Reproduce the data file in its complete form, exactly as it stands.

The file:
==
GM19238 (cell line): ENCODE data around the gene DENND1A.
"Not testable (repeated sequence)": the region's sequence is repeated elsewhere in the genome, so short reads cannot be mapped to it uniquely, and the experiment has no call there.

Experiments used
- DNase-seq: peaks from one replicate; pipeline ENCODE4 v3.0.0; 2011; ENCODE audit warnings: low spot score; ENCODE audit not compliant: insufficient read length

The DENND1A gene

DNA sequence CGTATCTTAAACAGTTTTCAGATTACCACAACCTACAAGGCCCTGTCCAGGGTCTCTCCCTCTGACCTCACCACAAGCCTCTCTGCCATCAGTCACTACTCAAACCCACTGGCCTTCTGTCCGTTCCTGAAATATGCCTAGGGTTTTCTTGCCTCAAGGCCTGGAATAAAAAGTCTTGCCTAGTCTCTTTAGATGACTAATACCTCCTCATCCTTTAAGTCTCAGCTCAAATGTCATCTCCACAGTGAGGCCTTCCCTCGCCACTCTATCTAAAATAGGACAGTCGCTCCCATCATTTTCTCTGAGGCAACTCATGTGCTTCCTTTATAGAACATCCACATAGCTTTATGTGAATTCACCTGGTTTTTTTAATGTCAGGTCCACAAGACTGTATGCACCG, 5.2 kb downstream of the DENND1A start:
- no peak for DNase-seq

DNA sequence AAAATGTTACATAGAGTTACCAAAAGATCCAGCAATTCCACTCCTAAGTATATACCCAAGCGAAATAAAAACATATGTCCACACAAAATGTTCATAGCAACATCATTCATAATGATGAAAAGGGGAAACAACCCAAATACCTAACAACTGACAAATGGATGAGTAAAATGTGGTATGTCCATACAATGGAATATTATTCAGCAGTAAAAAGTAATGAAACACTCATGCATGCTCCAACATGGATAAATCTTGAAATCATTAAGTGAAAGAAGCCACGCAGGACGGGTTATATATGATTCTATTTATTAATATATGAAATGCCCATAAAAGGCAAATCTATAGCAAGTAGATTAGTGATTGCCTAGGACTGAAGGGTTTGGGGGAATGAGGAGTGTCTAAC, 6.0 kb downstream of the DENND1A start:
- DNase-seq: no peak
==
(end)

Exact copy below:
GM19238 (cell line): ENCODE data around the gene DENND1A.
"Not testable (repeated sequence)": the region's sequence is repeated elsewhere in the genome, so short reads cannot be mapped to it uniquely, and the experiment has no call there.

Experiments used
- DNase-seq: peaks from one replicate; pipeline ENCODE4 v3.0.0; 2011; ENCODE audit warnings: low spot score; ENCODE audit not compliant: insufficient read length

The DENND1A gene

DNA sequence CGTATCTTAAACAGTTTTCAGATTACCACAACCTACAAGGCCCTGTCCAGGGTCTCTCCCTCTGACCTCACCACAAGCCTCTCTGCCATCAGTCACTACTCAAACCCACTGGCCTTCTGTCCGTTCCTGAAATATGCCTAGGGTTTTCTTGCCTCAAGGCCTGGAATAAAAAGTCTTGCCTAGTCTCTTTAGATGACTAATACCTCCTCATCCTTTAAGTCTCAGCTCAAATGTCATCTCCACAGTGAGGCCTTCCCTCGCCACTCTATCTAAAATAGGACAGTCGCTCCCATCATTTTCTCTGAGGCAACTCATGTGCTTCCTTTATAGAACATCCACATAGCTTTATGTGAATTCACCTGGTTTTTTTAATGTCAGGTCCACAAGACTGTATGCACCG, 5.2 kb downstream of the DENND1A start:
- no peak for DNase-seq

DNA sequence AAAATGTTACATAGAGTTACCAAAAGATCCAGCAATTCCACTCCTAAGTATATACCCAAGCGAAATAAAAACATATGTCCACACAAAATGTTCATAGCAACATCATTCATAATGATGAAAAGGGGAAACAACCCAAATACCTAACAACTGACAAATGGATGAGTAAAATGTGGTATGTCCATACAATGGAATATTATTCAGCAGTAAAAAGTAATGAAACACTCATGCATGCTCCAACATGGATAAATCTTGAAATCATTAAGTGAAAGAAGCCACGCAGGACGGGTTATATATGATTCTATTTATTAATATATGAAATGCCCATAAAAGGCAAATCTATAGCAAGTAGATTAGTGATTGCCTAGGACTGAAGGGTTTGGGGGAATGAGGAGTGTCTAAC, 6.0 kb downstream of the DENND1A start:
- DNase-seq: no peak